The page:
There are primarily two ways to permanent resident status (green card) based on the Immigration and Nationality Act (INA). One of the ways is known as consular processing, which is for an individual who is the beneficiary of an approved immigrant petition. Having an approved immigrant petition means you already have an assigned immigrant visa number and you are available apply at a U.S. consulate abroad for an immigrant visa in order to come to the U.S. and enter as a permanent resident. Another way to permanent resident status is for individuals who are eligible and already in the U.S., this is known as Adjustment of Status. Adjusting your status to Permanent Resident Status can be granted without having to return to your home country.
In order to use consular processing it will be necessary to determine what immigrant category is best suited for your situation. Generally most immigrants become eligible for a green card through a petition filed through a family member or an employer. Others become green card holders through first gaining refugee or asylum status, or through other special USCIS special provisions. In most immigrant categories an immigrant petition will need to be filed on your behalf.
- Family Based – Requires a U.S. citizen or permanent resident relative to file form I-130, Petition for Alien Relative, on your behalf.
- Employment Based – Generally requires the potential U.S. employer to file form I-130, Petition for Alien Worker, on your behalf.
- Special Classes of Immigrants – Certain immigrants can file form I-360, Petition for Amerasian, Widow(er), and Special Immigrant, or have one filed on your behalf.
- Humanitarian Programs – Typically humanitarian programs do not require an underlying petition, however individuals may be required to meet certain requirements before they can adjust status.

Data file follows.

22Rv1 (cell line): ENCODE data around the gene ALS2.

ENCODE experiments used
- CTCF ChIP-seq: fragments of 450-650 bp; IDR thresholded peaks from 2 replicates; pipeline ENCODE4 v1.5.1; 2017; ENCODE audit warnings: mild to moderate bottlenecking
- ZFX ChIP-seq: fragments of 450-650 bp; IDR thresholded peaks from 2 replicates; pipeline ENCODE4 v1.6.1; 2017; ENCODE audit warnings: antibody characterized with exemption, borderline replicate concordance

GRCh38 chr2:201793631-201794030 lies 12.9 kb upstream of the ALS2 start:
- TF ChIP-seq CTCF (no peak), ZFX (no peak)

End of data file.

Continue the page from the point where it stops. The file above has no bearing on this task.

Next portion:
Immigrant petitions are commonly filed with the USCIS. There are exceptions when a form I-130 petition can be filed for an immediate relative (spouse, child or parent of US citizen) with a U.S. embassy or consulate office abroad. These exceptions may include:
- U.S. citizen has been granted authorizaton to continuously reside within the jurisdiction of the consular office for at least the previous 6 months
- Members of the military
- Emergency situations
- Situations involving the medical, health or safety of the petitioner
- For the national interests of the United States
Notice of Decision
The petitioner will be notified of a decision from USCIS. If the petition is denied, the notice will include the reasons for denying the petition and any rights to appeal the decision. If the petition is approved and if you are the beneficiary of the petition and living outside the United States or living in the United States, but choose to apply for your immigrant visa abroad, USCIS will then send the approved petition to the Department of State’s National Visa Center (NVC), where it will remain until an immigrant visa number is available.
National Visa Center
The National Visa Center (NVC) will collect visa application fees and supporting documents. It will be the responsibility for the NVC to notify the petitioner and beneficiary when the visa petition is received and when the immigrant visa is expected to become available.
It is not necessary to contact the National Visa Center (NVC) about your petition; the NVC will contact you if more information is needed. It is required however to contact the NVC if there is a change in your personal situation or if you change your address. If you reach the age of 21 years of age for a child or have changed your marital status, you should contact the NVC as this could affect your eligibility.
The consular office will schedule the applicant for an interview. Generally this takes place when a visa is available or a beneficiary’s priority date is current. The consular office will complete processing of the applicant’s case and make the decisions at this time if the beneficiary is eligible for an immigrant visa.
Immigrant Visa Granted
If your immigrant visa is approved and granted, the consular officer will provide you a packet of information. This packet is called a “Visa Packet.” This packet should not be opened.
Upon arrival into the United States, you will give the Visa Packet to the Customs and Border Protection officer at the first port of entry. There will be an inspection by a Customs and Border Protection officer and if found admissible, you will be admitted as a permanent resident of the United States, which gives you the right to live and work in the United States permanently.
Getting Your Green Card
The USCIS will mail your green card. If for some reason you do not receive your green card within 30 days of your arrival, you should contact USCIS National Customer Service Center at 1-800-375-5283 or visit your local office by making an InfoPass appointment.